Las Acasias

Las Acasias (12A)

The confined cab of a truck should not the birthplace of high drama. In fact there should be little chance of seeing any fireworks in such a claustrophobic locale – unless one is watching a horror film.

Las Acasias is not in any way a horror movie. Instead it boasts a quasi-theatrical feel as a taciturn driver and a young mother gradually bond over the course of a long journey.

Yet Las Acasias is not your average road movie. Nor is it a thrill ride packed with incident. It is, however, a delightful slice of life that rewards the patient viewer.

Germán de Silva is Rubén, a solitary, middle-aged man used to fending for himself who agrees to take Jacinta (Hebe Duarte) and her infant daughter, Anahí, on a long journey from Asunción del Paraguay to Buenos Aires.

It should be a nightmare and, at first, Rubén’s reluctance at sharing his cab with (paid-for) passengers is apparent. But, with the open road laid out before them and nowhere else to go, Rubén gradually begins to warm to his attractive, much younger travelling companion.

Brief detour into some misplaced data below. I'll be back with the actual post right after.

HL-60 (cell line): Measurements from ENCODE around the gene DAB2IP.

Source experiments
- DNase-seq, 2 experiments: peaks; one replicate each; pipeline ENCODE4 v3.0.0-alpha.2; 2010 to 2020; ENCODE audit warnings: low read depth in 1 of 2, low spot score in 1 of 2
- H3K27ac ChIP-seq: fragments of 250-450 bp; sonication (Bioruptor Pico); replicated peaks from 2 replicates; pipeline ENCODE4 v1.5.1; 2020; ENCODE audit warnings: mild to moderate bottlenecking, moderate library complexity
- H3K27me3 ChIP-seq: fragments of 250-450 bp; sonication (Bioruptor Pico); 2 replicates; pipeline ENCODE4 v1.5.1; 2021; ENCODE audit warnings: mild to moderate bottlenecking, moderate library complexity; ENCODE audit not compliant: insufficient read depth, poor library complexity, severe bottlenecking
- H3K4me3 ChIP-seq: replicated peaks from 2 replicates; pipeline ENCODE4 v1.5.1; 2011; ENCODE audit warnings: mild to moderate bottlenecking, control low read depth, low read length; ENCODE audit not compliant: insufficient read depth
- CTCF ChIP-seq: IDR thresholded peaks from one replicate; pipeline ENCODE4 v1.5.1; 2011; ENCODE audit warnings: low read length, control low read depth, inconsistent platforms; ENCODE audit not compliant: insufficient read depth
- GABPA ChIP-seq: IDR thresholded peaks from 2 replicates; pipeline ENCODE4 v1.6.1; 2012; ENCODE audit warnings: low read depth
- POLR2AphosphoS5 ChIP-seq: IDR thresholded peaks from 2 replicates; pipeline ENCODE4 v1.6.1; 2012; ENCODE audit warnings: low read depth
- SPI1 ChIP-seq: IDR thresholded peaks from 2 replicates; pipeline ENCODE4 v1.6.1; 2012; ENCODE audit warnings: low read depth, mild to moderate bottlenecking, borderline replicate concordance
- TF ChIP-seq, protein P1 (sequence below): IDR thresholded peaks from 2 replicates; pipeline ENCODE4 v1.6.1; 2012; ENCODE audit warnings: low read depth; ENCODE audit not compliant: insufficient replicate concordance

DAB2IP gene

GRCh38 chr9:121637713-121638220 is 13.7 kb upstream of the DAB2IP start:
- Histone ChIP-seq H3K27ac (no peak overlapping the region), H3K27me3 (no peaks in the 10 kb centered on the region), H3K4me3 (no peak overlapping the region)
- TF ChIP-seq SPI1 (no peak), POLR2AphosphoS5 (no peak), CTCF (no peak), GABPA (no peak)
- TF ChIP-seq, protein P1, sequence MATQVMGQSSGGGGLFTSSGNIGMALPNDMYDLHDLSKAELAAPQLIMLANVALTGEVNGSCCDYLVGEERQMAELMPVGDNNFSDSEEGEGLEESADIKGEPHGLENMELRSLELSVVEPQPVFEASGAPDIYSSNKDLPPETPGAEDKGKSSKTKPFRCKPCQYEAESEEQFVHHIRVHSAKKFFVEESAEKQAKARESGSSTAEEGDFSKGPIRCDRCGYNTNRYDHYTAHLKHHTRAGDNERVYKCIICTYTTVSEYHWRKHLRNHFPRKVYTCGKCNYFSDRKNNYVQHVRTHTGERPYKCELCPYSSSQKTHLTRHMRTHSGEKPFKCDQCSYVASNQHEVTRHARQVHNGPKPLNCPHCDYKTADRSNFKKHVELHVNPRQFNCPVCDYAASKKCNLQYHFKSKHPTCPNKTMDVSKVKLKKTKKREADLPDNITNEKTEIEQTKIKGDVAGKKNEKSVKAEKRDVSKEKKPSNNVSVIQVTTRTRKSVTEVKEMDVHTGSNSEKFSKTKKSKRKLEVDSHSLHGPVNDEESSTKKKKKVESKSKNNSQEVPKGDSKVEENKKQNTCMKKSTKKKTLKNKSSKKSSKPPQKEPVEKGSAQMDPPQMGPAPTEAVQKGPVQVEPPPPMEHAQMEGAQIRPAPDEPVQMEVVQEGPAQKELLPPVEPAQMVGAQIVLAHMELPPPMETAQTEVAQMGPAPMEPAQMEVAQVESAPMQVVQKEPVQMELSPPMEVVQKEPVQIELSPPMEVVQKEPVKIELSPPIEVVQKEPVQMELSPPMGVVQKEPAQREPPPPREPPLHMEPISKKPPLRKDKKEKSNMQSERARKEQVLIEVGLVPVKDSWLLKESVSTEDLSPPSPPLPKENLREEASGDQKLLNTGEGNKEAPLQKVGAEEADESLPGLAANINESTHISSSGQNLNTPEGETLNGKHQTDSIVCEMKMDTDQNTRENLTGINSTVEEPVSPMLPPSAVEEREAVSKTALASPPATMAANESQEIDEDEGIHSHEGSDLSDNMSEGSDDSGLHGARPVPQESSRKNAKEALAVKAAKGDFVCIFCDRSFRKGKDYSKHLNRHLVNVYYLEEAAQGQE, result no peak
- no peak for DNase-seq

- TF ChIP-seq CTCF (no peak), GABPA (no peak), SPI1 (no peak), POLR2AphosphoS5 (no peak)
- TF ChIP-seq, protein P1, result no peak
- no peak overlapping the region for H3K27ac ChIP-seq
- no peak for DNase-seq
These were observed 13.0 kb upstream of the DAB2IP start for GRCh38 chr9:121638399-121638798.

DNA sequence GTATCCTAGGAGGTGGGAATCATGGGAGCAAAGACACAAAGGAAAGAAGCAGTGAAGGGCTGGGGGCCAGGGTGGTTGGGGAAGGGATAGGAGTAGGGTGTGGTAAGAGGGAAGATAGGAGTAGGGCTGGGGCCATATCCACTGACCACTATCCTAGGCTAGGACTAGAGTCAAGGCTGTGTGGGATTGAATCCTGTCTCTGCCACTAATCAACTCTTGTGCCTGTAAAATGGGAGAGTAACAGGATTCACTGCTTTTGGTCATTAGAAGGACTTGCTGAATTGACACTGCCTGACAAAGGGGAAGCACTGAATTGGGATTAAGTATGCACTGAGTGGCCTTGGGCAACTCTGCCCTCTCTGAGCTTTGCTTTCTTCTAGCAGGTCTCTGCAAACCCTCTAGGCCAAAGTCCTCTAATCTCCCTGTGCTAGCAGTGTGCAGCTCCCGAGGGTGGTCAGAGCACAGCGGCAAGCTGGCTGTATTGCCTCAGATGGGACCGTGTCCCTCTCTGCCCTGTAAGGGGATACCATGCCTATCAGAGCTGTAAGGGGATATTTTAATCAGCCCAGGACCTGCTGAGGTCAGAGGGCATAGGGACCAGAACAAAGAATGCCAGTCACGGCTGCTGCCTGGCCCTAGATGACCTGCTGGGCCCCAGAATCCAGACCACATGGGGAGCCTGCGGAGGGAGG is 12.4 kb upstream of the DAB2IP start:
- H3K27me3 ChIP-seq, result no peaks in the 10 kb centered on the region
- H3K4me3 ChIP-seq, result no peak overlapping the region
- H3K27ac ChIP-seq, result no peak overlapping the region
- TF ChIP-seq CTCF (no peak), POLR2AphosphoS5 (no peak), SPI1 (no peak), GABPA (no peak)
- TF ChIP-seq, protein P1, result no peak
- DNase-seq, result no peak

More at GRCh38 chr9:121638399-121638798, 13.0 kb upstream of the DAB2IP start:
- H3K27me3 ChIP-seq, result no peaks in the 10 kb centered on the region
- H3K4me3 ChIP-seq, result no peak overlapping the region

A movie as much about the landscape of the heart and soul as it is about the landscape of the Americas, Las Acasias hints at the hidden depths of everyday men and women and shows how even the thickest hide can be penetrated by kindness and innocence.

It is no surprise to say that Rubén slowly thaws. Perhaps inevitably he exhibits tenderness toward mother and baby. And there is humour, too, as the grizzled fiftysomething discovers anew the joy of children.

Director/co-writer Pablo Giorgelli has the discipline to allow this slow-burn almost-romance to play out naturally. Nothing appears forced and the backstory, hinted at, presents a sympathetic portrait of this rough, tough old boot. He’s been on the road for 30 years; what’s he missed out on?

Performances are a delight and the cab interior provides much fulfilment. Who’d have thought it?




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